Barbara Pierce was born in New York City on June 8, 1925, and raised in the tony suburb of Rye, N.Y. She was one of four children of the former Pauline Robinson, the daughter of an Ohio Supreme Court justice, and Marvin Pierce, a top executive of McCall Corp., which published Redbook and McCall’s magazines.
As a child, Barbara stood out physically, having reached 5 foot 8 and 148 pounds by age 12. She once described her younger self as “a very happy, fat child who spent all my life with my mother saying, ‘Eat up, Martha,’ to my older sister and, ‘Not you, Barbara.’ ” She would later talk about her mother as a humorless, unapproachable taskmaster.
She was 16 and a student at the private Ashley Hall school in Charleston, S.C., when she met George Herbert Walker Bush, who was then attending the private Phillips Academy in Andover, Mass. A romance sparked at the 1941 Christmas dance and continued mostly through letters.
She later called him her first love and said he was the only boy she ever kissed. She entered Smith College in 1943, but, as she told United Press International years later, “didn’t like to study very much. . . . The truth is, I just wasn’t very interested. I was just interested in George.”
She withdrew from Smith in 1944 after their engagement was announced. Her fiance, a handsome Navy pilot, was serving in the South Pacific on Sept. 2, 1944, when his plane was hit by enemy fire. He was rescued in the water. They married on Jan. 6, 1945, while George was home on leave. He had named his bomber plane “Barbara.”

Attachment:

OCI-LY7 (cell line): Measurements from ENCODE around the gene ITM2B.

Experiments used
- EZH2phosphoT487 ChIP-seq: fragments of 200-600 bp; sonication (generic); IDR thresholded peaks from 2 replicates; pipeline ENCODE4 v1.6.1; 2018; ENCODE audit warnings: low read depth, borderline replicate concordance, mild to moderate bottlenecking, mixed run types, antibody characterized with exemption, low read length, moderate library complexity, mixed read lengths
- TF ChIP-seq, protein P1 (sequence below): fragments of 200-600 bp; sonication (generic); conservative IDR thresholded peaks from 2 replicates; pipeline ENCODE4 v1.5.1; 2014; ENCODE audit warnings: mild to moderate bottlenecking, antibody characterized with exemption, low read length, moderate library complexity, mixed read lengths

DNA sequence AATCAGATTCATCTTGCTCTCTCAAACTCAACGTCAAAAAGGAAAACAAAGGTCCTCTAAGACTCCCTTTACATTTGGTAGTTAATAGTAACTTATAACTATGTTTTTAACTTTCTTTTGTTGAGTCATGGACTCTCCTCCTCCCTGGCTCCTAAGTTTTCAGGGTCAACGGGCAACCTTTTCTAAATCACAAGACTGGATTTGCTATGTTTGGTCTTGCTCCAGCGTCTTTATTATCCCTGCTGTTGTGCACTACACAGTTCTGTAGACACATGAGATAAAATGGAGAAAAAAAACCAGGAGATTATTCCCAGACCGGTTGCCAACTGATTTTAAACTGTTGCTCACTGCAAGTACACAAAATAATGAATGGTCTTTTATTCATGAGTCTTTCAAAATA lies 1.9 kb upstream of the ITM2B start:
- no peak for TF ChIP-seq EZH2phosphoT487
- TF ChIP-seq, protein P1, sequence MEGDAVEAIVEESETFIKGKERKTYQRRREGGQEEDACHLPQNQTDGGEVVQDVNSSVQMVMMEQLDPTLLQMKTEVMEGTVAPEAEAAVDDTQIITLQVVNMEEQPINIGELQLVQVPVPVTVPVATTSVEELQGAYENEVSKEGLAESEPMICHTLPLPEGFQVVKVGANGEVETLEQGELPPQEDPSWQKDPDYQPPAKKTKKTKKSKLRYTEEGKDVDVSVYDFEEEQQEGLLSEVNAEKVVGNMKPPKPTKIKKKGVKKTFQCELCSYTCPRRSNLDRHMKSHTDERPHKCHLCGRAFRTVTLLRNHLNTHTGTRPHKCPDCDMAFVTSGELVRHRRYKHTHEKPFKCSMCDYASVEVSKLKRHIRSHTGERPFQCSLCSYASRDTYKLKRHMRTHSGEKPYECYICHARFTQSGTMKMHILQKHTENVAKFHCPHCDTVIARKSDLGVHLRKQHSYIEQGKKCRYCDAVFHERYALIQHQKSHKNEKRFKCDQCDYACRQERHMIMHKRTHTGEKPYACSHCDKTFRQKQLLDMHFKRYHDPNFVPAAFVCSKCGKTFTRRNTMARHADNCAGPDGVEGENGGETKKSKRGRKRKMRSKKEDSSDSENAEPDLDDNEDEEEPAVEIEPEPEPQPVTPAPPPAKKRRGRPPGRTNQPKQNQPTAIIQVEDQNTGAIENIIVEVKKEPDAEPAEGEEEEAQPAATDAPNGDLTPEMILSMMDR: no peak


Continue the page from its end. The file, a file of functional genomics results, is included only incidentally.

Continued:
After the war, she went with him to New Haven, Conn., where he graduated from Yale University, and then to West Texas.
Many years afterward, she told The Post that her early experiences in Texas helped toughen her for public life. “When you become a couple, all grown up, nobody’s son or daughter, nobody’s shadow, you are you,” she said. “For me, it was a very healthy thing. I grew up after I left the shadow of my mother.”
In 1953, the Bush family was devastated by the prolonged suffering and eventual death of daughter Robin, whose full name was Pauline Robinson Bush. Decades later, Barbara Bush would still choke up when speaking of her.
“I was combing her hair and holding her hand,” she told the “Today” show. “I saw that little body, I saw her spirit go.”
Barbara was thrust into despair by the ordeal and its aftermath. But The Post reported that Robin’s death deepened Mrs. Bush’s bond with her son George, who was 7 at the time. He would tell friends he could not go out to play because his mother needed him, and he worked hard to cheer her up — shaping, as it happened, his ebullient personality.
Mrs. Bush gradually regained her equilibrium. With her husband, she started a foundation that raised money for leukemia research and awareness. She also spent considerable time helping guide her son Neil through his struggles with dyslexia. She said her son’s reading disorder contributed to her devotion to literacy as second lady and then as first lady.
George H.W. Bush’s careers in the oil business and public service often kept him away from home, leaving Mrs. Bush as the authority figure. She drove the car pools and stuffed five kids in the car for the annual summertime cross-country trips to the family retreat in Kennebunkport.